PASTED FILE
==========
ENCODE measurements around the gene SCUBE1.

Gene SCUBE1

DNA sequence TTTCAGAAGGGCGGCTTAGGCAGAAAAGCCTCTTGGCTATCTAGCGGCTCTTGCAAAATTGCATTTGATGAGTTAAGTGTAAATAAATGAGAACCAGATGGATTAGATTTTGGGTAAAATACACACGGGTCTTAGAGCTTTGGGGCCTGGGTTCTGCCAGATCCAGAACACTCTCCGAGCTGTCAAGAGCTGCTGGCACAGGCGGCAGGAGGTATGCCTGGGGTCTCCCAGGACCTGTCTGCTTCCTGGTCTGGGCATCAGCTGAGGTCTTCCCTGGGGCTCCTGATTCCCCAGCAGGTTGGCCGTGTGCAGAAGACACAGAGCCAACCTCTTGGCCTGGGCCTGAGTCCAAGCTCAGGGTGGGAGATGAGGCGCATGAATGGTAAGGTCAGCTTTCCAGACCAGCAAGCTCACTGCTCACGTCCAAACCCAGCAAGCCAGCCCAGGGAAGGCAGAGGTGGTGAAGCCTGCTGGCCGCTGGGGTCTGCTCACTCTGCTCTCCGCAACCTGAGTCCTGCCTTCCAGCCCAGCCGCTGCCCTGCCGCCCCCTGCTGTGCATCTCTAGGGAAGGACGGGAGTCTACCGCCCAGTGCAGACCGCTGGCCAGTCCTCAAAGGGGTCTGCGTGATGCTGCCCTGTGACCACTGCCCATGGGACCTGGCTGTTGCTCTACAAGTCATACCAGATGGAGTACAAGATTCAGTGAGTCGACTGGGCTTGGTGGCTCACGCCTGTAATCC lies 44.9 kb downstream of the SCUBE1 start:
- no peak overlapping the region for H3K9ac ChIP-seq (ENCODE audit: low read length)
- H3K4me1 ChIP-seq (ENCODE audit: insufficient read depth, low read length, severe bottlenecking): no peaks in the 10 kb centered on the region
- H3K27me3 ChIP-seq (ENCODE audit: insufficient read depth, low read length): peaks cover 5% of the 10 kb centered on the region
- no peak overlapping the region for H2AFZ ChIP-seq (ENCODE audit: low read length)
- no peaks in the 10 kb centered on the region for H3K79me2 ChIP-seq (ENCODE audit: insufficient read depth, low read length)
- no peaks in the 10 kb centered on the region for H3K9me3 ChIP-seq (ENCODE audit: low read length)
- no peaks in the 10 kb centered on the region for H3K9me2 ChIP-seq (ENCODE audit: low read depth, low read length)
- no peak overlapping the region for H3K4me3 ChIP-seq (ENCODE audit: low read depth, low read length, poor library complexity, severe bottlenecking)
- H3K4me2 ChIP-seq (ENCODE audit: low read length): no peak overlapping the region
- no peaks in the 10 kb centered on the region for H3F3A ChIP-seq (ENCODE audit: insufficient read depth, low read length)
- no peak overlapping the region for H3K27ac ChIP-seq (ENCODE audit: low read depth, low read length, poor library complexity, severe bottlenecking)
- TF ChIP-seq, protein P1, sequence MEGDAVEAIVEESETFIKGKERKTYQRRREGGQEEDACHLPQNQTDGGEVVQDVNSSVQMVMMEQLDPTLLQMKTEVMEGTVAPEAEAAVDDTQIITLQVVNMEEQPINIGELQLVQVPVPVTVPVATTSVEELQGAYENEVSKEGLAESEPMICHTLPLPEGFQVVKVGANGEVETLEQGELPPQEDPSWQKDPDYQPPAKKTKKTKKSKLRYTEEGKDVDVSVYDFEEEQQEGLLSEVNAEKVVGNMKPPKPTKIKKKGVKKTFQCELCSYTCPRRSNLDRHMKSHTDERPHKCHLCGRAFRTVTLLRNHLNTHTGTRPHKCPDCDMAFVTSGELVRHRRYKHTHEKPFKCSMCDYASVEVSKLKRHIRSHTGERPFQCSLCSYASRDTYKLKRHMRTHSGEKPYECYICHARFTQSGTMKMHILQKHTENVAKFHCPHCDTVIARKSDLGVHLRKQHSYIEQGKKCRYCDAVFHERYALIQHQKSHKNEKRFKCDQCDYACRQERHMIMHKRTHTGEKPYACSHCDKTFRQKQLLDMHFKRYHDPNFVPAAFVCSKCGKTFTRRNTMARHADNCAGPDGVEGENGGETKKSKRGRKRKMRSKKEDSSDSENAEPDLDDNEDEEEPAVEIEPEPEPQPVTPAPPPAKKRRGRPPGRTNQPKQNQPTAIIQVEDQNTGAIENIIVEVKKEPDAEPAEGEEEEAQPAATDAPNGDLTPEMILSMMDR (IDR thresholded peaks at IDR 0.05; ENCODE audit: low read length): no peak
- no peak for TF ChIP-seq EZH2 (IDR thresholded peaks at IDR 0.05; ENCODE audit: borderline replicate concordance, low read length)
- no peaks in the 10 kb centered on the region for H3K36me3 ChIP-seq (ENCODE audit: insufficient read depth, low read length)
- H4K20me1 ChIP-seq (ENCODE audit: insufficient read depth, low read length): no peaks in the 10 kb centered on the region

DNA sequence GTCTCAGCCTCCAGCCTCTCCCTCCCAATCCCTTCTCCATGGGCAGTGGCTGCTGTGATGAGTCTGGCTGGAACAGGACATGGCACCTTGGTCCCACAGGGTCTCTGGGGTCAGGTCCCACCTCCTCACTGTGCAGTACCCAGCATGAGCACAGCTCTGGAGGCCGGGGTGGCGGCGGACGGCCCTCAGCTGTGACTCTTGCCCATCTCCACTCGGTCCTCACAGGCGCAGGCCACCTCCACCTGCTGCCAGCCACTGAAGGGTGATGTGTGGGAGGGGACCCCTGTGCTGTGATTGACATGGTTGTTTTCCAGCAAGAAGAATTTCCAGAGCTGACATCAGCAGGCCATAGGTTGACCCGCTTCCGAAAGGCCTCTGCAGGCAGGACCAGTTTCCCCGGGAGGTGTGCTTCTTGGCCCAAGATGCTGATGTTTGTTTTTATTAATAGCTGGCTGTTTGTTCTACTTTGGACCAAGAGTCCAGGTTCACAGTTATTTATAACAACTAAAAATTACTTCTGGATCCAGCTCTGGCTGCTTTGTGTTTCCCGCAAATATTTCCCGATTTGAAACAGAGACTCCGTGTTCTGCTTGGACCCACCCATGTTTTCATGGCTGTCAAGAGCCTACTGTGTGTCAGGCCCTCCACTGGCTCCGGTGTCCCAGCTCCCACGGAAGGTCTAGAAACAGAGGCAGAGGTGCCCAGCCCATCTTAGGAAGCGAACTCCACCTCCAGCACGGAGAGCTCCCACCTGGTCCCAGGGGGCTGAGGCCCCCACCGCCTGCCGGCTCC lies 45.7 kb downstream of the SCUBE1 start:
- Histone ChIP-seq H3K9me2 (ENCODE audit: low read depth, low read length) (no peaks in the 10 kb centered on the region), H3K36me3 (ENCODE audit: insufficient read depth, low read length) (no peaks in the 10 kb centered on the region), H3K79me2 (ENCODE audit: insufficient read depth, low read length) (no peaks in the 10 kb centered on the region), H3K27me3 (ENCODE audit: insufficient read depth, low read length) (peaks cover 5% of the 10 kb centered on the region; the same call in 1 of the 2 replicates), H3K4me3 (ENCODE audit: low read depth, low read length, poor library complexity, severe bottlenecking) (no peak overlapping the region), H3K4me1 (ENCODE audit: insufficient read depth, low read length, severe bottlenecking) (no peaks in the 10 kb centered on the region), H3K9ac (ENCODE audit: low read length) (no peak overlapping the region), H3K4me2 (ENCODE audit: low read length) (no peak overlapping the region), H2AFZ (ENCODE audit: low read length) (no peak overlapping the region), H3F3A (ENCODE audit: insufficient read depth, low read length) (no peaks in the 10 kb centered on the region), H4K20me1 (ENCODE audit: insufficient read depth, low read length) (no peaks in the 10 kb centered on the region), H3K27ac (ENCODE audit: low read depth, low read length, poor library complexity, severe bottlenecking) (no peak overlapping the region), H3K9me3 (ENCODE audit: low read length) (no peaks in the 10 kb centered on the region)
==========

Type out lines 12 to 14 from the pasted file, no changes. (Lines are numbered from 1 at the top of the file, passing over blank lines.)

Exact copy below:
- H3K4me2 ChIP-seq (ENCODE audit: low read length): no peak overlapping the region
- no peaks in the 10 kb centered on the region for H3F3A ChIP-seq (ENCODE audit: insufficient read depth, low read length)
- no peak overlapping the region for H3K27ac ChIP-seq (ENCODE audit: low read depth, low read length, poor library complexity, severe bottlenecking)